Just a month ago, I received an invitation to a very special wedding. Dr. Rujadhorn Indratula was marrying Dr. Nattapong Swangmuang. Dr. Rujahorn’s parents were my next-door neighbors during my first three years in Thailand. My sister, Carol, got to know the bride as Ms. Rujadhorn was writing her doctoral dissertation last summer. Carol was in Thailand caring for my mother as I traveled with the New Wilmington Mission Conference Summer Service Team. The bride’s mother, Kuhn Rujira, was the Director of Nursing at McCormick Hospital before she retired. She was a rock, a comforter, and a friend during my mother’s final days, offering advice, solace, and prayer as cancer continued its relentless attack.
It was my first Thai wedding in decades and what a beautiful wedding it was! The bride was lovely in a long white gown. The Maid of Honor was in pink chiffon. There were four little girls in white who spread rose petals on the red carpet leading to the chancel area. Two little boys carried the marriage certificate and the rings. Fresh flowers covered every part of the chancel and decorated the arch that the bride and groom walked through when they entered the church. I caught Kathryn McDaniel and Kuhn Sritong in the floral arch after the service! It was very similar to weddings I have attended or officiated in the USA with one exception: the bride and groom both knelt at the feet of their parents to receive their blessing after they said their vows. I was amazed and honored that they invited me to sing “The Wind Beneath My Wings” as a duet with Mr. Ekkawudt Preeyakraisawn for the ceremony. It was a pleasure to do so AND it gave me a front-row seat!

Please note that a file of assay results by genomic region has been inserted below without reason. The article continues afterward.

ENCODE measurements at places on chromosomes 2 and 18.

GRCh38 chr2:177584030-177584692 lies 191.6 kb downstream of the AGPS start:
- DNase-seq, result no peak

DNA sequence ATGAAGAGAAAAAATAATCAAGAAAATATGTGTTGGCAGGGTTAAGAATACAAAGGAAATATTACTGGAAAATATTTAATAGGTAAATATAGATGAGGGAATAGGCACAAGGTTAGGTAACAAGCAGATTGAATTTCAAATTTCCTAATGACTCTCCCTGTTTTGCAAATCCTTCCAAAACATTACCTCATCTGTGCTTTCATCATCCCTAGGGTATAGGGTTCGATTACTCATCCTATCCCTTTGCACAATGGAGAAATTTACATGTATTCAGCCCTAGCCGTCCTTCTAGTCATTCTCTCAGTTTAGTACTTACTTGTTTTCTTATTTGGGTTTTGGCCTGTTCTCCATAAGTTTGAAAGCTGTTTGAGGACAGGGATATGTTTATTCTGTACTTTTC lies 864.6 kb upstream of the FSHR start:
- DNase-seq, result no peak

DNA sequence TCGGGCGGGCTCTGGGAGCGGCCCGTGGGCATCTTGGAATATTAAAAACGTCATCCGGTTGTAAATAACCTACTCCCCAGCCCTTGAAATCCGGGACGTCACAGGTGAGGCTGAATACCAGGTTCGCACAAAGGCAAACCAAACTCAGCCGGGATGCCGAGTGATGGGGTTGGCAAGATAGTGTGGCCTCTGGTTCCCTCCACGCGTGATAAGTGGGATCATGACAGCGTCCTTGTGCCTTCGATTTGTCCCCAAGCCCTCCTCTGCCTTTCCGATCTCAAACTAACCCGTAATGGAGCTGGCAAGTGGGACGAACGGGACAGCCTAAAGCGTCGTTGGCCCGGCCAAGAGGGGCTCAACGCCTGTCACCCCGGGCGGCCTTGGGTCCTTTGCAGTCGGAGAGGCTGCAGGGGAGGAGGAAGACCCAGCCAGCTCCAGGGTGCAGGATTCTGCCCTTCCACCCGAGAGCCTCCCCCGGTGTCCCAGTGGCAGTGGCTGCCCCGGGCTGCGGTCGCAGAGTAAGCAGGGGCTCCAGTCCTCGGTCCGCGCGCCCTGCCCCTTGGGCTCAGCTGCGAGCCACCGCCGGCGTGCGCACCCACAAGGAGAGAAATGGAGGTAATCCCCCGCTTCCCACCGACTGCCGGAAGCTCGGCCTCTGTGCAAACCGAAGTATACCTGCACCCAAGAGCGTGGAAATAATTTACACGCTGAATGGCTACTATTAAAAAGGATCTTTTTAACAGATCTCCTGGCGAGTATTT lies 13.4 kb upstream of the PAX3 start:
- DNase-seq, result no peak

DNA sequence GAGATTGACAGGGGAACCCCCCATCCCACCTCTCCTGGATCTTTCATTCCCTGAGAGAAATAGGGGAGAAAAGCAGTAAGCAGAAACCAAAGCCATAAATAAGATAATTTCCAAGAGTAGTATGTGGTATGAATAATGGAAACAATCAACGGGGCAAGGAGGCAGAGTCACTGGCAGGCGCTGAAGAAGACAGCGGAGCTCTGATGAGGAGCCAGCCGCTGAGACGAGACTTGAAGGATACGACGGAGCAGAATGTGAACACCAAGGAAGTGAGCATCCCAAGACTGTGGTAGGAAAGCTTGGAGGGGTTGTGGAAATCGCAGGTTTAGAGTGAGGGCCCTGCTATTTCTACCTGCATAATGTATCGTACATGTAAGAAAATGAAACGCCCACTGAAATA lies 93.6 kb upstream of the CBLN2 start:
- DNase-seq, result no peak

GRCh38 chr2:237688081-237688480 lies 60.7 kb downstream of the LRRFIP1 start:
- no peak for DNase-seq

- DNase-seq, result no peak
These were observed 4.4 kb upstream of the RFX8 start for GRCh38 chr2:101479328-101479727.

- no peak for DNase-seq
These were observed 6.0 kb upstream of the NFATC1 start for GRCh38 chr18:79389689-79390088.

Afterward, I drove to the reception at the Empress Hotel with Kathryn McDaniel. Once there, we wandered around the entry to the reception dinner, looking at photos of the Bride and Groom taken for their engagement. There was also a floral wall set up for photos of the Bride and Groom with the guests. Inside, a live band played while we ate. We had a seven or eight course meal (an appetizer, two soups, two duck dishes, a chicken dish, other dishes I’ve forgotten, and a dessert). After lots of speeches and words of gratitude to various people and groups, the Bride and Groom cut the cake. Here was another place where Thai weddings differ from those I have attended in the USA: the cake was not a real cake and no wedding cake was served to the guests – with the exception of VIP guests, who did receive a slice of cake. At the end, unmarried women were invited to the front for the Bride to toss her bouquet. She elected not to toss it, but to personally hand it to her Maid of Honor. All in all, it was a wonderful evening and a wedding I’ll not soon forget!
More Photos of the Wedding: